Content and Photos provided by Suresh Shrestha, Tamakoshi Sewa Samiti Compiled by Bruce Petch, World Neighbours Canada director
A gravity-fed water system was constructed in the village of Lahachhewar in the district of Ramechhap in Nepal, from March to June 2016. The work was done by the residents of the village (on their own time), with technical support and guidance from Tamakoshi Sewa Samiti (TSS, a Nepali NGO based in Ramechhap). Funding was provided by World Neighbours Canada, which was supported by Global Affairs Canada, Kamloops West Rotary, Aldergrove Rotary and Oliver Rotary.World Neighbours Canada also continues to receive donations in Rachel Denbigh’s name for work in Nepal.This was the first water system installed under a new four-year project supported by Global Affairs Canada.
The Lahachhewar Water System will service 30 households with a population of 206 people – 120 female, 86 male, 81 children under 12. The water system consists of an intake at the source (a spring on the hillside, a concrete and stone storage tank below the source, a buried PVC water line running down the slope to the village, and 6 public tap stands.
The construction of gravity fed water systems requires that reservoirs be built at some point between the water source being accessed, and the water stand pipes in the villages being serviced.
The reservoirs are typically 5 cubic metres in size, and will hold 5000 litres of water. The reservoirs are always built in a location such that a break would not cause a flooding of any nearby residences. In the 27 years, including 2015 when there was a major earthquake in Ramechhap and nearly 90% of the homes in the district were damaged, a TSS built water reservoir has never failed. Only minor damage was sustained to a few water systems in the 2015 earthquake.
Community Participation, Technical Guidance and Summary of Environmental Impacts
The Water User Committee, with help from the TSS technical people, plan all aspects of the water system. They decide the location of the intake, the route of the pipe, the size and location of the water reservoir, and the location of the tap stands in the village.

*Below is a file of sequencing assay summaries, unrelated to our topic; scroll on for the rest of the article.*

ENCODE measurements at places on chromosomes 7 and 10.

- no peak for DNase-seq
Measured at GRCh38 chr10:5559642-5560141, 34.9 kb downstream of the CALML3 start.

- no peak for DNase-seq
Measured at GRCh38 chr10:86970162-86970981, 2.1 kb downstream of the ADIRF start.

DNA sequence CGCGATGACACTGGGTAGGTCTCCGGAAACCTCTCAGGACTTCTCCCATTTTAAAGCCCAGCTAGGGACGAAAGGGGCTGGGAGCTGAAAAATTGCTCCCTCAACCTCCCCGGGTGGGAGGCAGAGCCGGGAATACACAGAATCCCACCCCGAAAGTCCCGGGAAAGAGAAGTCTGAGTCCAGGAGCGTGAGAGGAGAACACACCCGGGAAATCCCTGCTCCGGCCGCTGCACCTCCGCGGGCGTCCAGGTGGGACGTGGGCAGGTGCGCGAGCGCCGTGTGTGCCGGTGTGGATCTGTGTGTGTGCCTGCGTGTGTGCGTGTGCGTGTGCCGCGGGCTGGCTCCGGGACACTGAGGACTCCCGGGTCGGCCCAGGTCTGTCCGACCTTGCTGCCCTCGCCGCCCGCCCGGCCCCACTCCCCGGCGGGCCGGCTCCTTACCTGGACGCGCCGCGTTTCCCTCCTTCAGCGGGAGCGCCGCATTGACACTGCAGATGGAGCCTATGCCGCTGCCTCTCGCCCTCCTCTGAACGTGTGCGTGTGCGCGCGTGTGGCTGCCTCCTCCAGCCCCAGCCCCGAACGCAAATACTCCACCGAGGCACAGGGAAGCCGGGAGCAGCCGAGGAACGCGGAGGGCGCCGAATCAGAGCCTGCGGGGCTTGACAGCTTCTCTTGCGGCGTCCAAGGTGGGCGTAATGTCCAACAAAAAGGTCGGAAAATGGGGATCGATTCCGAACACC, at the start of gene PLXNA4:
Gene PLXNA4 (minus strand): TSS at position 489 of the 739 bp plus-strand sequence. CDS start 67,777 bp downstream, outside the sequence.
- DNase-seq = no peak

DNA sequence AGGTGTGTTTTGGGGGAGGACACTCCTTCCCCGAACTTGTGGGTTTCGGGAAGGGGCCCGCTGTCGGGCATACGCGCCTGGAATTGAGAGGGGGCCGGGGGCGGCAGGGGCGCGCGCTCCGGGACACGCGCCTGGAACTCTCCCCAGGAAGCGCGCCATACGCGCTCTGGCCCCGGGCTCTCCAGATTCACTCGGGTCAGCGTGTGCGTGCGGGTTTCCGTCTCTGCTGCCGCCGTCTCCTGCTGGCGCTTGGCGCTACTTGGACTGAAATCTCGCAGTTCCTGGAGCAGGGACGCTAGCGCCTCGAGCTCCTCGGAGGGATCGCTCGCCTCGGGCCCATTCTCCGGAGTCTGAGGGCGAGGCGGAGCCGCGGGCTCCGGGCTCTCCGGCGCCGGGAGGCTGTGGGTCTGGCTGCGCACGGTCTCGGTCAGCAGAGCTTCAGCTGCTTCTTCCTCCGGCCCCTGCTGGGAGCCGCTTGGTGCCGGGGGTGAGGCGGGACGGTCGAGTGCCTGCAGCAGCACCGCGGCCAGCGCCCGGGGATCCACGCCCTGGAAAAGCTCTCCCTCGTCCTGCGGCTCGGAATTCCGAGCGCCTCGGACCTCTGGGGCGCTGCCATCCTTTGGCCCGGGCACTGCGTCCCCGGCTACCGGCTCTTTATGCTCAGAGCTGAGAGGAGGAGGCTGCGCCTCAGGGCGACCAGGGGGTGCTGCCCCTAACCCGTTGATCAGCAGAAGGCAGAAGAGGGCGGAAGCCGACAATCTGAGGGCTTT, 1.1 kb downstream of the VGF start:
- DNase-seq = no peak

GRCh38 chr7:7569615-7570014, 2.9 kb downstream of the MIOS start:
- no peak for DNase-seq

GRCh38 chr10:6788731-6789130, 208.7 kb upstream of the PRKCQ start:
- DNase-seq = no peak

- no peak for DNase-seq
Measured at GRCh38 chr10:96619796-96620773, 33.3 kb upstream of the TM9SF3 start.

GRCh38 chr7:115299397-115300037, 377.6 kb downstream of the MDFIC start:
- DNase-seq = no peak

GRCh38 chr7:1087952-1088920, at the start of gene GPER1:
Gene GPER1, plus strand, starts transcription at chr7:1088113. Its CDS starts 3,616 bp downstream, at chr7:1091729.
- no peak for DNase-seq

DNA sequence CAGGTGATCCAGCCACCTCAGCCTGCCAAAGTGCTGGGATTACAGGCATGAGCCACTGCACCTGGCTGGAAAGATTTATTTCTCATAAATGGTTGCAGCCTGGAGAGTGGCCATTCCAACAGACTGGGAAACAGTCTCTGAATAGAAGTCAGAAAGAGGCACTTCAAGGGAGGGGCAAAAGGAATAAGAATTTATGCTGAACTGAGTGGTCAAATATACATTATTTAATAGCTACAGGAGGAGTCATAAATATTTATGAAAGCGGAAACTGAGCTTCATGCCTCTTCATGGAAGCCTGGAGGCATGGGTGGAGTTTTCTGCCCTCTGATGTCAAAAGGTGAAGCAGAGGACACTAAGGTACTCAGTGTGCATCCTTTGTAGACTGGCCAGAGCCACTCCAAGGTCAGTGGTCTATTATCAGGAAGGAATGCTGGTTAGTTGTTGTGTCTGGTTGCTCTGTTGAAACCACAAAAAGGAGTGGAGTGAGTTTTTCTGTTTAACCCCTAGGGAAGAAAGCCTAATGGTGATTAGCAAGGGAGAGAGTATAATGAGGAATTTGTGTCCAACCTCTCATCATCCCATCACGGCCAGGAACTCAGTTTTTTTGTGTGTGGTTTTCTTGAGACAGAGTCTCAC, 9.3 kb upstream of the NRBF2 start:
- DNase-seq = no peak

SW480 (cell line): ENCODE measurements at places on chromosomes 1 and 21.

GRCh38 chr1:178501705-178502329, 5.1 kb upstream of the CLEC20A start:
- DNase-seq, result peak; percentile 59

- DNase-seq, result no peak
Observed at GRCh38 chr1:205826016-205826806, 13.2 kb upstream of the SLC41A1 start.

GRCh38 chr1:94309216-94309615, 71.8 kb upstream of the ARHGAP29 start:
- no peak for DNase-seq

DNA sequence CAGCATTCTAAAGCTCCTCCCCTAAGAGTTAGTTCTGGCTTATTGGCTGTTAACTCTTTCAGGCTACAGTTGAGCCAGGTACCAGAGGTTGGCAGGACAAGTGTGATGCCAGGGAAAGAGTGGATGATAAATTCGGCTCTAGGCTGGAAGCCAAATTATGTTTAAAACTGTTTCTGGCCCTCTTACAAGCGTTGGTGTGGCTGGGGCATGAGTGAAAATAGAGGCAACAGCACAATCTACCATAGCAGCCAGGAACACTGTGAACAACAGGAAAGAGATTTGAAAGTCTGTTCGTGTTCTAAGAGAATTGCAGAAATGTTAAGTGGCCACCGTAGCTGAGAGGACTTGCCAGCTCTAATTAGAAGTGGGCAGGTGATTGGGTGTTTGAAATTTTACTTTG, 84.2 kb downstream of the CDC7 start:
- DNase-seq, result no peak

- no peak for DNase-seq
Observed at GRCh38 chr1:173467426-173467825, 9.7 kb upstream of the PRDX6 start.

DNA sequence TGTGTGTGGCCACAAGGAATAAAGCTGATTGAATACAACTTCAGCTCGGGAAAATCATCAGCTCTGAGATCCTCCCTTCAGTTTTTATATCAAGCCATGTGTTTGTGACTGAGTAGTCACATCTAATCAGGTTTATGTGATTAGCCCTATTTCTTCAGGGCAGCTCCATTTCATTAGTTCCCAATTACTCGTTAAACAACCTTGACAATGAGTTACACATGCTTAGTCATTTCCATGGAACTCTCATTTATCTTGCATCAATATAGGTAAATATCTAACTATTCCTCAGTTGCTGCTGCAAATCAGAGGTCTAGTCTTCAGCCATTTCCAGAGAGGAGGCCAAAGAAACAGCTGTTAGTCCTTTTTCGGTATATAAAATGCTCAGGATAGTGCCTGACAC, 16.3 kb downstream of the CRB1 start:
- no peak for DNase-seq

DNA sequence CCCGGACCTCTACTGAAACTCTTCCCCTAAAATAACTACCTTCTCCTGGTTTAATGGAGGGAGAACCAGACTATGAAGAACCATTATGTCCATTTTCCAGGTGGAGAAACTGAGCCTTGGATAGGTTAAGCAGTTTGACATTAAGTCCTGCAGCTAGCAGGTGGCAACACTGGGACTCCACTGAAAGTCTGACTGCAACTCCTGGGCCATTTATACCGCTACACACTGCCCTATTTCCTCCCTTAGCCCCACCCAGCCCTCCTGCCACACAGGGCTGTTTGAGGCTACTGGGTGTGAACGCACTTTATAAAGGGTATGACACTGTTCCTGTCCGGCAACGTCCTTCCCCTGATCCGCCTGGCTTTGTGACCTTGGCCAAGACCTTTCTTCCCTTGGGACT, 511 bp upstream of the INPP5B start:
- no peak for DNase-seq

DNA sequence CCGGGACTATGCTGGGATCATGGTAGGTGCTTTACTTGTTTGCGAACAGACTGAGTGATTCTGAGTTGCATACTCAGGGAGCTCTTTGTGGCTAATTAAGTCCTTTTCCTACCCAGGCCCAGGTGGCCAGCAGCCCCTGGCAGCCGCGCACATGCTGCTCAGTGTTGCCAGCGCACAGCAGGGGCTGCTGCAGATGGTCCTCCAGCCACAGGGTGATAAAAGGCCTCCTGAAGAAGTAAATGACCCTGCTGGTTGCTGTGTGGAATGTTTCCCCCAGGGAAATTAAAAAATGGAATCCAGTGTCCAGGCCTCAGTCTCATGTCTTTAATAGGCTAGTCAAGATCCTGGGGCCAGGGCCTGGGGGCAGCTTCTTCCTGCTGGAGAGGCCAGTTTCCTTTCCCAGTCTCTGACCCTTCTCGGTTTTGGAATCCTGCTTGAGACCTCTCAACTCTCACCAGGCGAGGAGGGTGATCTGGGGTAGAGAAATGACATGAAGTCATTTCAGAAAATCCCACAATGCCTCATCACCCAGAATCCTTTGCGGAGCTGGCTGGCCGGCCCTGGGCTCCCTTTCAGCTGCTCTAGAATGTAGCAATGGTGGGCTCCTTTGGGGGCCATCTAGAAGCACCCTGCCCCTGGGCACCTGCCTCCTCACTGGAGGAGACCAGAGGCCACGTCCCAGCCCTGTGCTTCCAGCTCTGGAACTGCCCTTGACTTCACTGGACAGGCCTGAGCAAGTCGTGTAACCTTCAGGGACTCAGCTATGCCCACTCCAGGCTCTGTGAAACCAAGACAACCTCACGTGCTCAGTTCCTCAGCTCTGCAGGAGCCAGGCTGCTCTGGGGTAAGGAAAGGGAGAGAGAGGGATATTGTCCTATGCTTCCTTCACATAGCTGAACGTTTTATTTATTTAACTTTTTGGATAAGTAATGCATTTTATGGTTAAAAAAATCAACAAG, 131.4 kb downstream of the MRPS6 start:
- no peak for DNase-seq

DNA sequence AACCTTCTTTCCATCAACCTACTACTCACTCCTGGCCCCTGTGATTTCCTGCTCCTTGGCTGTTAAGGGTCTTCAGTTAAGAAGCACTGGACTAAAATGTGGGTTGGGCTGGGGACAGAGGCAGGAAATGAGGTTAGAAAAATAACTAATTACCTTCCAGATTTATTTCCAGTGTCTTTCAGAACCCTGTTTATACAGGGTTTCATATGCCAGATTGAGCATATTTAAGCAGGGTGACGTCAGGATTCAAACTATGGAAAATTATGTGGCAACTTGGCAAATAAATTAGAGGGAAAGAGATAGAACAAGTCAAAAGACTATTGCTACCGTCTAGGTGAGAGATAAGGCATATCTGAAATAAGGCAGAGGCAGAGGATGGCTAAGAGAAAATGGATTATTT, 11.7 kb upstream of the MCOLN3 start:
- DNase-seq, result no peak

The water users – the villagers – do all of the physical work. They transport materials, they dig and backfill the ditch for the pipe, they help build the water reservoir, they help construct the tap stands. This is all done with guidance of the TSS technicians.
The cement work is done by people trained by TSS over the years. These people may still live in their original village, but will travel to nearby locations to do the cement work and to train others to do similar work. The Government Engineer is notified when the work is done and will do a final inspection.
At all stages of the project, environmental considerations are identified and assessed. The water source is always fenced off so that animals cannot access the source. Ditches are always filled in such that there is no evidence of ground disturbance. Reservoirs are always placed in areas such that if they were to fail, there would not be any damage to structures below them. Tap stands are always made of cement, with cement catchment areas below to prevent erosion of the immediate area.
The farthest tap stand from the water source is approximately 2 kilometres. It is estimated that the women using that tap stand will save 3-4 hours per day in carrying time. What an important change the completion of this water system must make in the lives of these women!